The different conditions involved in the social contract give rise to different forms of state. Each of these authors considers a different form of ideal state. Hobbes is a clear defender of the absolute monarchy. Under his theory, the figure of the monarch is the only one capable of achieving a political authority that concentrates in itself the necessary power to justify any law or norm whose purpose ultimately is to ensure social peace . He presents the biblical figure of El Leviatán as the personification of the State. This is composed of the sum of the wills and forces of all individuals and in turn is stronger than these. This vision includes a total assignment of freedoms to the sovereign state. For Hobbes, any intention to divide or transfer its power would result in the destruction of it. However, Locke, defender of the parliamentary monarchy, conceives the division of power not only as something positive but necessary. The absolutist monarchy and all forms of government in which the power resided in the hands of a person presents the danger that the power can violate any of the three fundamental rights. It would be illogical to give freedom to an authority to guarantee general security if she herself attempts against this common well -being. Therefore, Locke is positioned in favor of a parliamentary monarchy in which there is a division of power. The Legislative Power will be responsible for formulating the laws while the executive’s work will ensure that these are fulfilled. This form of government is compatible with a well -organized civil society which can depose the sovereign if it does not perform its function properly. For his part Rousseau advocates a democratic government. The institutionalization of society and private property brings unequal positions. To avoid this, a sovereign collective body must be formed whose main function is the fulfillment of the general will. This ultimately seeks to maintain freedom through the notion of equality. Individuals will make a transfer of freedom to the community, composed of themselves. This theory implies that there would be no real loss of freedoms since the sovereign is the people.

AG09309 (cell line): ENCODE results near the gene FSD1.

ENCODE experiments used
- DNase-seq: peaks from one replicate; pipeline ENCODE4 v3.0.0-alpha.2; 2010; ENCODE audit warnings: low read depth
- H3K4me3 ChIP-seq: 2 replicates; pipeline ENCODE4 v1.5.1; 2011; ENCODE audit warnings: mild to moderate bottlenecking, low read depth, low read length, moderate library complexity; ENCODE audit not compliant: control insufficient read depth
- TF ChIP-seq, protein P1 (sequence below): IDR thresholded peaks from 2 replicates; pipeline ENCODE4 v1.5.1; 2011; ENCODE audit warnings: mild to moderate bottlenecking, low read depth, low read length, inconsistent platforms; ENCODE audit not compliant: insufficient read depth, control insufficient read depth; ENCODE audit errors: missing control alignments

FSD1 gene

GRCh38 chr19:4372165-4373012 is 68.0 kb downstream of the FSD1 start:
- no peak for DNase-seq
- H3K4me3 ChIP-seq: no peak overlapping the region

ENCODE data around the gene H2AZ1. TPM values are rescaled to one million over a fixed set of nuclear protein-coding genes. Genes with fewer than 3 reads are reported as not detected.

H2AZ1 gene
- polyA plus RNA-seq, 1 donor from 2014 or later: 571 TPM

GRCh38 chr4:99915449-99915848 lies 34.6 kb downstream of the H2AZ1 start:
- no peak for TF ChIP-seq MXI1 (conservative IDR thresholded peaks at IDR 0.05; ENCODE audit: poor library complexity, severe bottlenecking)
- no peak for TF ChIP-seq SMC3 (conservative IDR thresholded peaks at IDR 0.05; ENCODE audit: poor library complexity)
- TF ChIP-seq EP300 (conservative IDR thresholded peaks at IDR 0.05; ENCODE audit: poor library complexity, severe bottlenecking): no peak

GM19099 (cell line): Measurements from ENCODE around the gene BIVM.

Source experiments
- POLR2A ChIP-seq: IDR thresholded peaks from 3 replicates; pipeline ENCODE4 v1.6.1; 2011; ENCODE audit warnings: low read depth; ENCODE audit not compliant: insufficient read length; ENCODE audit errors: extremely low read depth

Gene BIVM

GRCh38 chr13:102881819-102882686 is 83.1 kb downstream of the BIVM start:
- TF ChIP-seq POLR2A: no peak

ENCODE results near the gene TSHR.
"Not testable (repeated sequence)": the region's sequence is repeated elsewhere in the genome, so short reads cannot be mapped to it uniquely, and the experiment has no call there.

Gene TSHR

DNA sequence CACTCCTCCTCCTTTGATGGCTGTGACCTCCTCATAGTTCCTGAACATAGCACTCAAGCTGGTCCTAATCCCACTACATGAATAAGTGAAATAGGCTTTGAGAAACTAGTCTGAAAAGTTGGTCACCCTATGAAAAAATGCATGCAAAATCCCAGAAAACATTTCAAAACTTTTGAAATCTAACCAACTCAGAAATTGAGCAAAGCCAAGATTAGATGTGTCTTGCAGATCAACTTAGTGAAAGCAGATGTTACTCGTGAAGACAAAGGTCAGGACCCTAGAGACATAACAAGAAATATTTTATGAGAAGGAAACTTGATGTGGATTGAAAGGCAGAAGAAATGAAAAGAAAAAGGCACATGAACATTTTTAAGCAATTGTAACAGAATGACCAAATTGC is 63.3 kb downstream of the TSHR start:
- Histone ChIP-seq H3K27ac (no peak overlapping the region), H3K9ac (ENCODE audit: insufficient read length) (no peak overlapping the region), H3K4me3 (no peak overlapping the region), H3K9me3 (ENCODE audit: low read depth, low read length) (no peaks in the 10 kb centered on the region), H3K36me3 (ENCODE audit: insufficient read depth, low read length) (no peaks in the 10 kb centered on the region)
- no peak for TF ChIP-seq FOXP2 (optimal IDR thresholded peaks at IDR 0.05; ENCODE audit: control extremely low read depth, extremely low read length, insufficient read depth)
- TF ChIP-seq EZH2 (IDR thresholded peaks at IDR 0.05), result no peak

In conclusion, the vision about the state of nature postulated by Rousseau remains notorious to the proposal of Hobbes and Locke. Regarding the preferences of state forms, Rousseau and Locke theories advocate a moderate state against the absolutist proposed by Hobbes.

The theoretical proposal made by German sociologist Ulrich Beck (1944-2015) focuses on the analysis of societies in the last quarter of the twentieth century. Some authors such as Jameson or Bauman talk about postmodern societies since they defend the end of the modern illustrated project promoted by the social changes that characterize this stage. Ulrich Beck on the other hand defends a process of reflective modernization in these new societies since he does not consider that the modern enlightened project has failed but that the appearance of social changes has resulted in a radicalization of the critical and reflective orientation of the same. The review of the consequences of modernization is a constant dialogue.

Beck’s main theoretical contribution is the conceptualization of the risk society. The risks present in modern societies are different from those suffered by other societies for the simple fact that they have been derived from the scientific-technological development achieved by the human being. In addition, these risks not only threaten a given society, but are global risks. This global risk of risk has contributed to a normalization of risk in our common life.